And so when I do cook black-eyed peas, I employ a number of tricks to try to enhance their blandness and to distract me from their rather mealy texture, which is part of my objection to them.  These include adding several pods of red pepper to the stock or water in which they're cooked (and the red pepper pods are pretty standard in my family, no matter what beans we cook).  And yesterday, I added a chopped bell pepper, two chopped onions, and several toes of mashed garlic, as well as some parsley.

Unless you have access to fresh black-eyed peas (and you wouldn't find them fresh this time of the year in any part of the U.S.), you'll almost certainly be cooking dried ones.  (You might, of course, have grown or bought fresh ones in the summer and have popped them into the freezer.)  Whether you're using fresh or dried black-eyed peas, the following simple instructions apply, though the cooking time for fresh peas is shorter than for dried ones (but dried black-eyes cook quickly and will turn to mush if you're not careful).

Here's what I do, short and simple: "look" the black-eyed peas carefully, to remove any discolored ones or small stones or other detritus that has made its way into the package of dried peas.  Then wash the beans well.

Then put them into a pot with ample water or stock to cover them, keeping in mind that the peas will absorb liquid, and that you want some pot liquor to season the cornbread or rice with which you'll be eating the peas.  Add whatever seasonings you want--a bay leaf or two, chopped garlic, onion, celery, bell pepper, pods of red pepper or pinches of cayenne.  In New Orleans, cooks would almost certainly add some dried thyme and chopped parsley to all of the above, with more fresh parsley added right before the beans/peas are served.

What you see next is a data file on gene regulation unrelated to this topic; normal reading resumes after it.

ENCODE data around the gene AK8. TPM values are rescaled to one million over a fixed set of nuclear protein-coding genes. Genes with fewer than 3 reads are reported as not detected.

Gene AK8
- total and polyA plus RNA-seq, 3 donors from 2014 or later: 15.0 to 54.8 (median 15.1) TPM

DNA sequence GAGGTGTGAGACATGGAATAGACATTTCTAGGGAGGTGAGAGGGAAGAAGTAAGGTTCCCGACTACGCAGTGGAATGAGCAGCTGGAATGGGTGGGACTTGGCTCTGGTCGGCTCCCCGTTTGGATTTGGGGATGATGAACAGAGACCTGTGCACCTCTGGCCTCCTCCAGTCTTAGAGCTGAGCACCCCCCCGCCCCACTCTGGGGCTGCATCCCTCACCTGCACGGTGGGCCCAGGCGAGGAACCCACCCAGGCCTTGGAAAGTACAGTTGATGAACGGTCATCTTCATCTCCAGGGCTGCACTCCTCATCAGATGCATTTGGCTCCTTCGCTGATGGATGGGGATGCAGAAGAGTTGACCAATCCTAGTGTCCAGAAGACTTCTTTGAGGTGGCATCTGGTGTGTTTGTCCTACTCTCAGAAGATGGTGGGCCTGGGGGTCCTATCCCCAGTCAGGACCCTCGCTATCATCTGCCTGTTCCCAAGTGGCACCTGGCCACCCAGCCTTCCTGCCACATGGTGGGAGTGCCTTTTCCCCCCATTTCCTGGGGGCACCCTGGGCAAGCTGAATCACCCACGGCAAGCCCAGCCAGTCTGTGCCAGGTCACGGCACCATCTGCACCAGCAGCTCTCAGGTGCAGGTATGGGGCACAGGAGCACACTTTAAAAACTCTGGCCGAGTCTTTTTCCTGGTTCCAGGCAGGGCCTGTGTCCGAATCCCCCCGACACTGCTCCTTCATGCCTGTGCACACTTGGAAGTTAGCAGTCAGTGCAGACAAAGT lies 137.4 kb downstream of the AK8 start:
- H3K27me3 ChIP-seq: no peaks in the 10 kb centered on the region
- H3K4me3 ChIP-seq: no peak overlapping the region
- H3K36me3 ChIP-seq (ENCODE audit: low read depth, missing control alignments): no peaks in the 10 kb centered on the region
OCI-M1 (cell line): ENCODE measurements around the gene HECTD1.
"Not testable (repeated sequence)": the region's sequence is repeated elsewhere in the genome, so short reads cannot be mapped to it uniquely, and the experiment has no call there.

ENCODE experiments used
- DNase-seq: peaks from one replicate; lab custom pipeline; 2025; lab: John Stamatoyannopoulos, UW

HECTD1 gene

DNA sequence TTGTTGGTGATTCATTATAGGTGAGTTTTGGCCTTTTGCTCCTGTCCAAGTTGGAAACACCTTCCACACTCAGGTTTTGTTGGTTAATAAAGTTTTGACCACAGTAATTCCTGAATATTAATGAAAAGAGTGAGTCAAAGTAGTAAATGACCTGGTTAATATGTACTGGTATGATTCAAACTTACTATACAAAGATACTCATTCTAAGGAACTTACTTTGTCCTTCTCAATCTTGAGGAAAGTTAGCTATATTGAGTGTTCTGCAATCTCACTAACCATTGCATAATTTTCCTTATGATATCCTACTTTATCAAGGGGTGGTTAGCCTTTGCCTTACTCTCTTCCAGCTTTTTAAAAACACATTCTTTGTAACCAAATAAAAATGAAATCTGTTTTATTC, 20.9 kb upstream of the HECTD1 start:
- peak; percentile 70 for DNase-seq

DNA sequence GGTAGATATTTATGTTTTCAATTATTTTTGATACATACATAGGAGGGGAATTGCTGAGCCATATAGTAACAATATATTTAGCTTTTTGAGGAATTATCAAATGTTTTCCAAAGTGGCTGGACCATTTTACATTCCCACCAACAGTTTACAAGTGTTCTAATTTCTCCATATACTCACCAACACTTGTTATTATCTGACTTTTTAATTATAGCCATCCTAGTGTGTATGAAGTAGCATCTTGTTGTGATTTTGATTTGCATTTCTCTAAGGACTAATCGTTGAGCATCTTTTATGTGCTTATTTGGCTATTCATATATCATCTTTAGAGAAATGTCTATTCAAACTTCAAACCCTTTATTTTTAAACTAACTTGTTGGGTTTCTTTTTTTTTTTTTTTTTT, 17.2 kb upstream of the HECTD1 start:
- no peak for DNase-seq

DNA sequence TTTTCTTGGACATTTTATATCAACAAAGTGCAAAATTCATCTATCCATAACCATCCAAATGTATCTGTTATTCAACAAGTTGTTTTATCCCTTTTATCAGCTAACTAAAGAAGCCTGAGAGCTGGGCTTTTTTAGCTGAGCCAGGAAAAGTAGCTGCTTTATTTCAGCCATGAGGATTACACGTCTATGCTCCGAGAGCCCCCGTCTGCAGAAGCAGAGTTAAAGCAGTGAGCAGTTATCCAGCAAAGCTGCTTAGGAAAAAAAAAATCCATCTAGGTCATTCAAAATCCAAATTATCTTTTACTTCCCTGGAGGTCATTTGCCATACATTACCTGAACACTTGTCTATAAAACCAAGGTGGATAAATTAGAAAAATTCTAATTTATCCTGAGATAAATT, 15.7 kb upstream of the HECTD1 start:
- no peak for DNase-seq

And salt and pepper to taste, of course.  The old rule of thumb was always to add the salt only when dried beans began to soften, but I read frequently now that this shibboleth, which assumes that the salt will toughen the beans if added too soon, is not really necessary.

I do put a chunk of ham into the pot, too, and as I do so, I keep in mind that ham is salty and I should hold off on too much salt until the ham has yielded its juices to the beans.  And that's it in a nutshell.  Bring the dish to a boil and then turn the heat to low and cover and simmer until the beans/peas are tender, tasting occasionally to see if you need to adjust the seasonings and also watching to see that the liquid doesn't get too low.

These instructions work for almost any dried bean you want to cook.  And, as the new year begins, please keep in mind that beans are exceptionally healthy, a wonderful source of protein especially when they're eaten with grains and/or dairy products, and a crop that doesn't strain the world ecologically nearly so much as the production of meat does--so that we all should be diminishing the amount of meat we consume routinely, if not foregoing meat altogether, and increasing the amount of pulses and grains we eat.

A reminder I'm issuing myself, so that I will continue, in 2011, to diminish my use of things like ham as even a seasoning for vegetables, and rely, instead, on olive oil, herbs, and seasoning vegetables like onion, celery, and bell pepper to enhance the flavor of legumes . . . .